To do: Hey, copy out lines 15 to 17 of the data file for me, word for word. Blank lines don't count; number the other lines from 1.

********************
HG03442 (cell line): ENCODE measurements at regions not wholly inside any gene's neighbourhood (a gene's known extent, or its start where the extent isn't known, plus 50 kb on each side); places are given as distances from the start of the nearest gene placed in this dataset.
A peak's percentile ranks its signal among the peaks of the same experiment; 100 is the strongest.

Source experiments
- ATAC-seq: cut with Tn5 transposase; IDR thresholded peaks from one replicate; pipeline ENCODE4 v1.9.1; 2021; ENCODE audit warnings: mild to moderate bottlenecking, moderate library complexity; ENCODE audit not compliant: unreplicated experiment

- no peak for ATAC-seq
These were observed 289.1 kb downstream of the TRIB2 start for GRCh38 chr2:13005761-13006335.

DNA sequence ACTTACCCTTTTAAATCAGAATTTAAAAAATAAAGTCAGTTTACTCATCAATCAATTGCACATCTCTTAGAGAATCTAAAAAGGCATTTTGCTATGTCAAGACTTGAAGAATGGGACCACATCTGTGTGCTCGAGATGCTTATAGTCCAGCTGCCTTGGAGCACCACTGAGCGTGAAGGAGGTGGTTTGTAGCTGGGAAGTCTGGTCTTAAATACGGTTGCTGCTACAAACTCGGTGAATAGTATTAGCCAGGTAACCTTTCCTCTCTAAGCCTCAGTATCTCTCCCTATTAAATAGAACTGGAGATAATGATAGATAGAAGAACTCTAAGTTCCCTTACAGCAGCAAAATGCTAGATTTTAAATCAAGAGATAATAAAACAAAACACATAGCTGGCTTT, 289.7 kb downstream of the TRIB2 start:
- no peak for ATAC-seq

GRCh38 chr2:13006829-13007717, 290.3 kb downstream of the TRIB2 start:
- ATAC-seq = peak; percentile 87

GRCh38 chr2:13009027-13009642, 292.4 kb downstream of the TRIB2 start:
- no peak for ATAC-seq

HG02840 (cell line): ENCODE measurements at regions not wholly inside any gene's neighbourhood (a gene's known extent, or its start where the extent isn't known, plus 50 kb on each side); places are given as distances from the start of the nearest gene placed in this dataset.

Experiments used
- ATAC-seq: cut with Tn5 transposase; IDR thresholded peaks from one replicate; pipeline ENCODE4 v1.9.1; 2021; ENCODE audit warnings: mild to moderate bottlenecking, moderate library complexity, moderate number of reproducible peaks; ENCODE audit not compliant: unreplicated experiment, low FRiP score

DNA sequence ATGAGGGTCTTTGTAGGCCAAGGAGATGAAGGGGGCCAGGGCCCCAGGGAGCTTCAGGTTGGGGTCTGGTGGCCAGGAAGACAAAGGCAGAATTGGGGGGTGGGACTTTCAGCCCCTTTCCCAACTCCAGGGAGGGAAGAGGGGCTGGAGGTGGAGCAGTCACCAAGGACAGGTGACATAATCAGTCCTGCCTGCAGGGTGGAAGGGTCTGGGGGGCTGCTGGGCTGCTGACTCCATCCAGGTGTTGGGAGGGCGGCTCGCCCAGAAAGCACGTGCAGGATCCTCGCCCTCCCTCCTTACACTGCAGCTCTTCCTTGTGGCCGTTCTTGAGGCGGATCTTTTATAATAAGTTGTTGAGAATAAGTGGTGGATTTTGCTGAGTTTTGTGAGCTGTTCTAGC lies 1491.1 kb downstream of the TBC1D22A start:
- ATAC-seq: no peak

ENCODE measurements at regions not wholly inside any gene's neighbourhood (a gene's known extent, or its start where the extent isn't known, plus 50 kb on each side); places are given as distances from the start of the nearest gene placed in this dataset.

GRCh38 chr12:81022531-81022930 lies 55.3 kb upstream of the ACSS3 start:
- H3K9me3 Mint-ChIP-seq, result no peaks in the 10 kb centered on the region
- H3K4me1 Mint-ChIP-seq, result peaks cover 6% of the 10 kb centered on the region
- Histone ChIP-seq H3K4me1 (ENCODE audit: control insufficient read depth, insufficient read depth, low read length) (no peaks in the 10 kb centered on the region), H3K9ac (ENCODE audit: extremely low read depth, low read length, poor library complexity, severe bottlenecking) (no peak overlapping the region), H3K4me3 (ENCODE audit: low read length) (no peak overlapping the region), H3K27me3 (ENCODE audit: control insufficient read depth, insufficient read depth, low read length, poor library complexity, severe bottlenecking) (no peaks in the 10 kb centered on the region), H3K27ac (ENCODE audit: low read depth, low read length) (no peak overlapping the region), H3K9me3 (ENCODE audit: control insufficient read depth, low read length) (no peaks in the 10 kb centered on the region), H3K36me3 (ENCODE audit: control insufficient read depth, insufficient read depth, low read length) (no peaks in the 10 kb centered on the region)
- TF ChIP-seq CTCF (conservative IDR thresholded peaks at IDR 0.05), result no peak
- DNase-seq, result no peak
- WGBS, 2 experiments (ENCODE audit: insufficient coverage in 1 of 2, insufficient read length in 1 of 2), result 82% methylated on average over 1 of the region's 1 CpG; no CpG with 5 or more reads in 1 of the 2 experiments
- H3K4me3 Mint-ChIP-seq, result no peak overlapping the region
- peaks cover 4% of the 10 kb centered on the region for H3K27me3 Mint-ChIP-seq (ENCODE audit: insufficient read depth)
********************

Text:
- ATAC-seq: cut with Tn5 transposase; IDR thresholded peaks from one replicate; pipeline ENCODE4 v1.9.1; 2021; ENCODE audit warnings: mild to moderate bottlenecking, moderate library complexity, moderate number of reproducible peaks; ENCODE audit not compliant: unreplicated experiment, low FRiP score

DNA sequence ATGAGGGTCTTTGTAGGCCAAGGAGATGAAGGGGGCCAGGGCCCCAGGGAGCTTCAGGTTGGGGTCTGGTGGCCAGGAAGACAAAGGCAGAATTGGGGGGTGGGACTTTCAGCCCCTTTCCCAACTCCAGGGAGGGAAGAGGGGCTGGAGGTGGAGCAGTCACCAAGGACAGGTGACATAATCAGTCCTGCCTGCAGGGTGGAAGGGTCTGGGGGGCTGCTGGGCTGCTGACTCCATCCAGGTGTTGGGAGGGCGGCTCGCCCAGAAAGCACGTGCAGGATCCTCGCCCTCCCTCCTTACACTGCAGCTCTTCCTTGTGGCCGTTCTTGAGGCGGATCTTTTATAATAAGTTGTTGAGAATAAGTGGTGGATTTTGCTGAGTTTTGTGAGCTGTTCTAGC lies 1491.1 kb downstream of the TBC1D22A start:
- ATAC-seq: no peak